“It’s about creating food security and trying to close the achievement gap,” says Greta Kochevar, Family and Consumer Science (FCS) teacher in Washburn. “Food is such an important part of a person’s wellbeing; I want all of our students to have access to healthy foods.”

Bayfield School Garden
Bayfield School Garden. Credit: Bayfield School District

Kochevar, who has been involved with the program since 2009, observes the impact that the program has on the older students who have been a part of the program since they entered school and emphasizes the importance of sustained education. In other words, changes don’t happen overnight.

“Our students are offered a salad bar with a lot of variety, and the kids I eat lunch with have just massive piles of veggies on their plates,” says Kochevar. “I think that we’re now really starting to see the impact, seeing how kids who’ve grown up with these programs have been affected.”

Kochevar also works to oversee the ‘Agripreneur’ program, which allows a few students per year to farm a portion of the substantial Washburn school garden facility during the summer and sell what they grow. The program allows them to hone their agriculture skills while gaining business experience.

Though passing along agricultural skills and providing access to healthy foods are crucial aspects of the program, the impact of agriculture education goes deeper. For educators in the area, F2S is a way of expanding the classroom, the curricula, and teaching traditional subjects in a more hands-on and engaging manner.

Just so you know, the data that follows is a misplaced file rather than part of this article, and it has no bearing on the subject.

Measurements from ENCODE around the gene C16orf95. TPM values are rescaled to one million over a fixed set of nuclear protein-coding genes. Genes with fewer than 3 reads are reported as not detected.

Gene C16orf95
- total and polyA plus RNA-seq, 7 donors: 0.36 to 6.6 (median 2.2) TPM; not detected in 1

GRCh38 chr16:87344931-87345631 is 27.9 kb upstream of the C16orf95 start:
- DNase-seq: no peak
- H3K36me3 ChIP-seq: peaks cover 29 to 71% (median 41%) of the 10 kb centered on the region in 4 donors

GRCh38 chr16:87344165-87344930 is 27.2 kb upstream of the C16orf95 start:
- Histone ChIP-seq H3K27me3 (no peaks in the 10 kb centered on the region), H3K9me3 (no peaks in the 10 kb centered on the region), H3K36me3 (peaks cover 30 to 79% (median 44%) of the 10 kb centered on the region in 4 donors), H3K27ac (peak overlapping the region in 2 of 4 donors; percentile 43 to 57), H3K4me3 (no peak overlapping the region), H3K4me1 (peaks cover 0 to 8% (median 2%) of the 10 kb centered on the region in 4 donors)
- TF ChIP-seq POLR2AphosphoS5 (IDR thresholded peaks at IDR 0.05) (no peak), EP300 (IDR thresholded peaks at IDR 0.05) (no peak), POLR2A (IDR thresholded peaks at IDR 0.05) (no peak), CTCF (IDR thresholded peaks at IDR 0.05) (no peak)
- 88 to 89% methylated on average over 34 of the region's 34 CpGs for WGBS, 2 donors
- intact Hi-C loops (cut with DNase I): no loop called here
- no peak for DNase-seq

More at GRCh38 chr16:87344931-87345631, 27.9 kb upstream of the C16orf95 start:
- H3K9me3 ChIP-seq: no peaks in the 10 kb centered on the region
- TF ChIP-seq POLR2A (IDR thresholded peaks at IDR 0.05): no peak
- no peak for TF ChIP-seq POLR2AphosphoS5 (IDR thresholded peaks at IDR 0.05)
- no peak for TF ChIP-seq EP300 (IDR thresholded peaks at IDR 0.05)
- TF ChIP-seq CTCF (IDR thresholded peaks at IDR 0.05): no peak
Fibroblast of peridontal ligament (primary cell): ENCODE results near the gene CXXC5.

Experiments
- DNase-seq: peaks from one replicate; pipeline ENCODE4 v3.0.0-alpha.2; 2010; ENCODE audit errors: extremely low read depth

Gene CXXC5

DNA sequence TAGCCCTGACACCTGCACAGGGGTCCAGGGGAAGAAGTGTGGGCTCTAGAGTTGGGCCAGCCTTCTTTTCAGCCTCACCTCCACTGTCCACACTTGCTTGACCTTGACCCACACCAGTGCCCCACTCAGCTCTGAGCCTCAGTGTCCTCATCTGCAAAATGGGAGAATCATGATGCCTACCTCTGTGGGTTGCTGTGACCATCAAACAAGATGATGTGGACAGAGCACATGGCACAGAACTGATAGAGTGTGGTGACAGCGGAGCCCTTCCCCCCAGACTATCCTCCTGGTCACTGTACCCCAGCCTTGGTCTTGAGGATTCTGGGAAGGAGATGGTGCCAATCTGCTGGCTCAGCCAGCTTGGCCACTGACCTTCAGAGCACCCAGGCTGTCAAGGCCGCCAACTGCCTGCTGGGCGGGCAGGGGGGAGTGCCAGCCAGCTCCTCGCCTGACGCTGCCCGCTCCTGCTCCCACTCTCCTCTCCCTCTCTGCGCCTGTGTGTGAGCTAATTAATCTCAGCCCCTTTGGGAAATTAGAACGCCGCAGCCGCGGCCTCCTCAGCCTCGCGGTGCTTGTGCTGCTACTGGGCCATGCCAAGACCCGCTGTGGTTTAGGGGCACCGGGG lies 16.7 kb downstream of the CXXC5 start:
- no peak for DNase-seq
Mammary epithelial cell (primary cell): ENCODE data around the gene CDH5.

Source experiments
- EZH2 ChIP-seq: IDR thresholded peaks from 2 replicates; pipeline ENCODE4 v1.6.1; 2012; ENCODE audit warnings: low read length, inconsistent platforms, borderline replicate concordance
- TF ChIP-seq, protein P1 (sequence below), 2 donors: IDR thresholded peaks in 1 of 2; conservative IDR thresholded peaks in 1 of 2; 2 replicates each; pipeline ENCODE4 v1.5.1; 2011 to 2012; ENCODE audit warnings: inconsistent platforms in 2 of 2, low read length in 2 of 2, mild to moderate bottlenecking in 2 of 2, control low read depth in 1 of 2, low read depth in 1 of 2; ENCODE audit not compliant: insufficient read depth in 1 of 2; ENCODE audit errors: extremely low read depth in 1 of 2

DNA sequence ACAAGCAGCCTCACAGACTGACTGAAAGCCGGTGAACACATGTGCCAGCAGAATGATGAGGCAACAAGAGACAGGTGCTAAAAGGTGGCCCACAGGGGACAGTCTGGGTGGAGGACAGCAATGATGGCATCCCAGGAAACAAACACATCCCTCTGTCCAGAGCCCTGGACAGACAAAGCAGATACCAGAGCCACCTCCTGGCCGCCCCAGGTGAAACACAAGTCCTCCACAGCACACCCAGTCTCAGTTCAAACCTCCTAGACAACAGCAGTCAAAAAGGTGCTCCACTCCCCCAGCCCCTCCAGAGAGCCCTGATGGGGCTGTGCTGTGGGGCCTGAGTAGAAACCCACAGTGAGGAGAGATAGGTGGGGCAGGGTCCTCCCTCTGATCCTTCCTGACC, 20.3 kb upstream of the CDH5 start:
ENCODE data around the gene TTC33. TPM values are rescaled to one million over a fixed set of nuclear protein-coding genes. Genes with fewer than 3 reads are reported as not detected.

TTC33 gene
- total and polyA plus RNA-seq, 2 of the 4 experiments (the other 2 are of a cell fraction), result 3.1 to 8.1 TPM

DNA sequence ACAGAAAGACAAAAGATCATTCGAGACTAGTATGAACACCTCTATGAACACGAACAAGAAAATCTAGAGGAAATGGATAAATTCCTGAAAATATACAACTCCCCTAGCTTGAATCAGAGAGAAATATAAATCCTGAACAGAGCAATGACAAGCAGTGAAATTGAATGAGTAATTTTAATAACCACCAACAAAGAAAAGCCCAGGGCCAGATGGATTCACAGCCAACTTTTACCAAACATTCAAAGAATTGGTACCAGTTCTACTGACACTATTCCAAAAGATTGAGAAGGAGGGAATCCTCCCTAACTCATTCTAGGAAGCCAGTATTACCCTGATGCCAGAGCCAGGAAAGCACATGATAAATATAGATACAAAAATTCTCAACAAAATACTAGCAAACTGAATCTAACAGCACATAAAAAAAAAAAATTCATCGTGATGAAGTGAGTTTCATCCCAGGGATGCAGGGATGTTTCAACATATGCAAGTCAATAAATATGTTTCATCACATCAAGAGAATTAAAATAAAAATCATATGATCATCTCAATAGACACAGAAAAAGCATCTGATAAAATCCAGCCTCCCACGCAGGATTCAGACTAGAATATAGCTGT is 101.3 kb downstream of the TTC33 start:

Washburn School Garden
Washburn School Garden. Credit: Washburn School District

From helping elementary students plant and harvest crops to tapping maple trees and boiling sap, students are given a multitude of opportunities to get out of the classroom and become more familiar with the world around them. Not only are young students getting excited about foods like beets and kale, they’re also getting excited about learning.

“The boundaries of the definition of a traditional education are constantly shifting,” says Sorenson. “As educators recognize the existence of varied learning and teaching styles, we are capable of incorporating a larger thematic milieu onto the basic subjects taught in most public schools.”

Brigid Reina, another AmeriCorps Vista employee located in the Washburn School District echoes this sentiment, remarking that traditional subjects and garden lessons blend together organically. “Students use science to care for plants and understand their growth, reading and math to follow a recipe or instructions on seed packets to plant garden rows, and history to mimic age-old Native American planting techniques or to learn about different dishes from around the world.”

And these approaches to pedagogy work. Teachers and AmeriCorps members alike speak passionately about how calming it is for students to be in the garden and how they’ve watched students get excited about subjects they otherwise find boring.

“We have seen incredible impacts on our students,” said Al Krause, principal of Washburn Elementary. “It may be seemingly simple things like enhanced knowledge of plants and their life cycles or something more substantial, such as the effects on students with social and emotional difficulties who find our garden spaces calming and reflective.”